Centre for Health Professions Education
The Faculty Development Needs of Health Professions Educators: A qualitative exploration
Meyer, R & Archer, E
Faculty development plays a fundamental role in strengthening the teaching role of health professions educators, as well as nurturing more scholarly teachers (Steinert, McLeod, Boillat, Meterissian, Elizov & Macdonald, 2009). Hodgson & Wilkerson, (2014: 32) argue that for faculty development to be successful, more rigorous attention to the individual and shared needs of teachers and students is needed. A needs analysis is an essential step in faculty development as it helps to identify areas where faculty require further training and support, and to target offerings according to the faculty's academic responsibilities (McLeod, Steinert, Conochie & Nasmith, 1997). Furthermore, understanding the needs of faculty members assists in supporting them to acquire the necessary competencies and provide quality education to their students.
This study aims to explore the perceptions of faculty in the FMHS on what skills and attributes are needed for them to be effective facilitators of learning.
- To explore what support academic staff need to teach effectively in the classroom, simulation, online, and clinical environments.
- To understand what academic staff perceive are the necessary skills and attributes required for them to facilitate effective learning.
- To explore the experiences of academic staff who have attended a short course.
- To use these insights to recommend strategies for faculty development at the FMHS.
We envisage that the data from this study would help us plan a comprehensive faculty development program based on the actual needs of faculty. Furthermore, the findings may inform ways to assist faculty to strengthen their roles as teachers.
This is a year-long project, which will commence once ethics approval has been obtained.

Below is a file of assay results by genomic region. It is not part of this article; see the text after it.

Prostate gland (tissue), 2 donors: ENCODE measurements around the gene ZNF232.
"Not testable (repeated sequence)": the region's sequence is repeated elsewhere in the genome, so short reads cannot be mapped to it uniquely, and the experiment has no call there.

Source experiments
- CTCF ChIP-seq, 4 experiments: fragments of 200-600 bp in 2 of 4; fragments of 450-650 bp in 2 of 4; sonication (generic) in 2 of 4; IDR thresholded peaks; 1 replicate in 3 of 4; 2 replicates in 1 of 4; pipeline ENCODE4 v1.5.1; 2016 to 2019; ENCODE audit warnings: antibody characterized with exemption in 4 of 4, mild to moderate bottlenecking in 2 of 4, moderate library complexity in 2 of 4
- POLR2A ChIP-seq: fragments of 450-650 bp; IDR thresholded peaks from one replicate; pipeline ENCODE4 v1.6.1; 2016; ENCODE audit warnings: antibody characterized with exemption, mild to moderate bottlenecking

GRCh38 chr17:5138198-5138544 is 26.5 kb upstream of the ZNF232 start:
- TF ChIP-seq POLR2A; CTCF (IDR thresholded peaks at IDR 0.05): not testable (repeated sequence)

Current research projects
|Archer, E., Schmutz, S., Van Schalkwyk, S. & Volschenk M. The value of renewing a curriculum: an evaluation of the revised MPhil in HPE. N16/10/131. |
|Archer E, Turner, R. Undergraduate medical students' empathy teaching and learning. N18/01/001. Extended as longitudinal study. |
|Archer, E., Van Schalkwyk, S. & Blitz, J. Registrars' perceptions and experiences of clinical empathy during clinical practice: a multi-institutional study. N20/05/057. |
|Archer, E., Meyer, R., Schmutz, A.M.S., Lupton-Smith, A. and colleagues from Leeds, UK. Learner and facilitator perceptions and experiences of learning in a health professions context. |
|Archer E, Schmutz S, Volschenk M, Jacobs C. Exploring Threshold Concepts in a post graduate programme in Health Professions Education. TL-2019-10496. |
|Jacobs, C., Van Schalkwyk, S., Blitz, J. & Volschenk, M. TL-2018-8838. Exploring the development and application of a responsive curriculum framework for healthcare professionals in South Africa. |
|Meyer, R., Van Schalkwyk, S. & Archer, E. Meyer, R., Van Schalkwyk, S. & Archer, E. The private healthcare setting as a place of learning: a qualitative exploration. S18/04/086. |
|Mhlabeni, L., Dyubeni, F. Language Matters: Preparing health science professionals for multilingual contexts. |
|Mhlabeni L. Immediate feedback through display motivated by anonymity. S12/02/040A. |
|Van Schalkwyk S. and others. The PhD in HPE as public good. |
|Van Schalkwyk, S. McKenna, S. Doctoral Models: A scoping review. |
|Cooper, I. Van Schalkwyk, S. Evaluation of the MBChB IDEAL rotation. Reference Number: 18587|